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last update 3.Oct.18

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testosterone Testosterone: Volume One
There are four shorts in this collection from TLA Releasing. Each has some element of queer culture in it, sometimes in a rather offhanded way. One is from Poland, and it's the only one that's sexy; the other three are from the USA. One of them is a pitch-black comedy, while the other three are dark and gloomy, sometimes downright oppressive. Still, the filmmaking is strong in all of these clips. And the themes make them well worth a look.
release UK 8.Oct.18 • 18/UK TLA 1h08               15 themes, language, sexuality • 2.Oct.18
The End of My World   Mój Koniec Swiata 3/5  
kubasiewics and ostrowski dir-scr Kamil Krawczycki
with Bartosz Ostrowski, Karol Kubasiewicz, Pawel Dobek, Magdalena Kaczmarek, Katarzyna Herman, Lena Schimscheiner
17/Poland 30m
The End of My World Sitting on a rooftop in Krakow, photographer Filip (Ostrowski) is thinking about jumping. His friend Ola (Kaczmarek) arrives and tells him to go back to work, because it's time for him to get over his breakup with Eryk (Dobek). But filling up his day with anything else seems impossible. The film is almost comically gloomy, as these Poles gaze glumly over their grey city or drown out bad memories with a row of shots. Filip does manage to find moments of happiness in thoughts of Eryk and their happy life together. But of course, those memories bring along recollections of arguments and the realisation that their relationship wasn't working. Then one day he meets Janek (Kubasiewicz), who auditions for his camera, and a hint of hope is mingled with nostalgia. The film has a sweeping seriousness to it, shot and edited with skill and played in a way that digs for deeper emotions. It's thoughtful and moving, but perhaps too mopey to properly connect.
It Gets Better?   2/5  
It Gets Better? dir-scr Stephen Riscica
with Gys de Villiers, Sam Ashkenazy, Luca Fric, Adam Davenport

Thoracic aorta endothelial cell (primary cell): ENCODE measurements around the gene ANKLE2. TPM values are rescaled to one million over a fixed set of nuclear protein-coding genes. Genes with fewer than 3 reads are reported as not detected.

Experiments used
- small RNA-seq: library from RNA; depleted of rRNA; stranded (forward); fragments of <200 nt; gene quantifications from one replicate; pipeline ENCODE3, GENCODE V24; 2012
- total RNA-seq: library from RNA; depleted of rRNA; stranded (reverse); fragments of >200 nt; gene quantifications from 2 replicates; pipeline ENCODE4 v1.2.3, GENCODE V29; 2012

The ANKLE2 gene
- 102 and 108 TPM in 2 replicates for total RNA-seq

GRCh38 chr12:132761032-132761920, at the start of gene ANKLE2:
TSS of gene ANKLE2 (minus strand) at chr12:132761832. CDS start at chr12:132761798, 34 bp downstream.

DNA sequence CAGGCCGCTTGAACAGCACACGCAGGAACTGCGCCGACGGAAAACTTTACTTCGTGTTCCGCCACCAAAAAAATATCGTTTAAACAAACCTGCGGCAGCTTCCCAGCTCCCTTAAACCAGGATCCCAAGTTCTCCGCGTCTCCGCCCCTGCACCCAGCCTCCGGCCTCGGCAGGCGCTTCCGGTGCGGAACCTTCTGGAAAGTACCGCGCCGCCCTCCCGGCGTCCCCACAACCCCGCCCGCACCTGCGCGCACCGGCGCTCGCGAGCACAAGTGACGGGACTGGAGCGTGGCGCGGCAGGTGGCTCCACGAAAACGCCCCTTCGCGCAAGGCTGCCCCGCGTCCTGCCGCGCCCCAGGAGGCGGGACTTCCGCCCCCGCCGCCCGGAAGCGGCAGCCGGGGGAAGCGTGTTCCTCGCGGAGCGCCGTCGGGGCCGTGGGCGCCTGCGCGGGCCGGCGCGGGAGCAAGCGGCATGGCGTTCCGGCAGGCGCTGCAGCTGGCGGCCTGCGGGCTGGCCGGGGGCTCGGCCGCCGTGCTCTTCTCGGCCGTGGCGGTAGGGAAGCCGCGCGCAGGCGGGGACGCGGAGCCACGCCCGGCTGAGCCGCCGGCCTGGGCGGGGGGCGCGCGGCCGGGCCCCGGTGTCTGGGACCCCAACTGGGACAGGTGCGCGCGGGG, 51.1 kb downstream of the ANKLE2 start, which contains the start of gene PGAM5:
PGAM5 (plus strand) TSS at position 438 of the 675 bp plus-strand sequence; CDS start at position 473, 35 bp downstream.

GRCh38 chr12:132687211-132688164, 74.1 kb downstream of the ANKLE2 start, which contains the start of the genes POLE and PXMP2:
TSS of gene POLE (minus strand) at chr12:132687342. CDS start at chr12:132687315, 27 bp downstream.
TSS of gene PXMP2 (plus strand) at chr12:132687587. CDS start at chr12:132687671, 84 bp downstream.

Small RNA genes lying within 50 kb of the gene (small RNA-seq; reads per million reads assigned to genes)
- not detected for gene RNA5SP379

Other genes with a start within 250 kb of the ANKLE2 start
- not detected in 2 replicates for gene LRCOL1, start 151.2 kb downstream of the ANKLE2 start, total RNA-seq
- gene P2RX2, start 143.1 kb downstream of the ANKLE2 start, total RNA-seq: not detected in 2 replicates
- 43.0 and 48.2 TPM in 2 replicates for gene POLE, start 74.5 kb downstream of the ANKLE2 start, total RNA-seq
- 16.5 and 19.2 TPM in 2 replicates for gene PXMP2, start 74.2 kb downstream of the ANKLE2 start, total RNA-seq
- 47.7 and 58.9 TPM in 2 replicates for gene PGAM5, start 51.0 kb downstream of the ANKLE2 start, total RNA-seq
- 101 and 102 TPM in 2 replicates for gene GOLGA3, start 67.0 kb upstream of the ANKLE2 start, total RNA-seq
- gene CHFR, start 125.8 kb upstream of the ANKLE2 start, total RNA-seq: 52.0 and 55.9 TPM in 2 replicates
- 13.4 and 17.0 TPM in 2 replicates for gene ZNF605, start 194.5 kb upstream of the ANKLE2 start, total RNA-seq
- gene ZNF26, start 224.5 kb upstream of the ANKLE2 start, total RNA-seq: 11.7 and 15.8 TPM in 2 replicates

17/US 12m
It Gets Better? This short opens as a middle-aged man (de Villiers) sits in silence in his home before pouring a glass of wine and watching a YouTube video about how life gets better after the pain of coming out as gay. In distress, he keeps switching it off, then starts talking to himself about the excitement of being young and learning how to love. But then hope fades and life becomes stagnant as you get older. Filmmaker Riscica nicely plays with lighting and colour to weave this man's past and present together, so the film looks intriguing and often quite beautiful. But the present is so cynical and grim that it's not easy to watch. Surely there's more happiness later in life than merely reminiscing about being young and meeting other young men for sex, a moment of happiness. This central character is such a nihilist that he's difficult to engage with, moaning about how everyone is alone, the world is built on lies, and giving up is not an option. The basic message is that life is miserable, but you have to just carry on. Which frankly isn't good enough.
Killer Friends   3.5/5  
dir-scr Zach Noe Towers
with Zach Noe Towers, Jenna-Lee Carreiro, Dave Racki, Peggy Sinnott
17/US 11m
towers and racki
Killer Friends A black comedy set on a camping trip, this short is witty and snappy, sharply well written and directed, with a cast that's up for a bit of mayhem. Sitting in a car, three friends are talking about murder. Jill (Carreiro) is having problems with her obnoxious roommate Scott (Towers), and her boyfriend Bryan (Racki) agrees that the quickest and easiest option is to just kill him. Their friend Heather (Sinnott) thinks this is a bit extreme, but they have a point: Scott is simply horrible. They head out to the countryside, where Scott lets it slip that he and Bryan experimented with sex while they were in college. The continuing conversation is hilariously rude, while their attempts at murder take one slapstick turn after another. The acting matches this tone, broad and very silly, but with a dark edge of meaning. It's too ridiculous to register properly, but it is very funny.
The Surf Report   4/5  
peet dir Courtney Faye Powell
scr Tate Nova
with Frankie LaPace, Ronald Peet, Alice Carey, Matt Maher
16/US 15m
The Surf Report There's an otherworldly, almost sci-fi tone to this offbeat drama, augmented by hyper-dramatic music and eerie imagery. It traces a guy named K (Peet) who disappeared while surfing at Rockaway Beach, New York. Searching for him, his boyfriend Frankie (LaPace) consults a tarot card reader (Carey). Frankie can't help but think that perhaps K just decided to run away that day, and Vivian urges him to open his mind. Meanwhile, perhaps in another dimension, K is looking for a way back. The film is an intriguing swirl of memories and feelings, shot in a stylised way that's provocative and just a bit unhinged. The ideas of life and death are big ones, as these two men search for each other across a distance of time and perhaps even mortality. It's a very clever film that works almost subliminally, creating thoughts and feelings that will be distinctly different for every viewer. And where it goes is intriguing and darkly moving.

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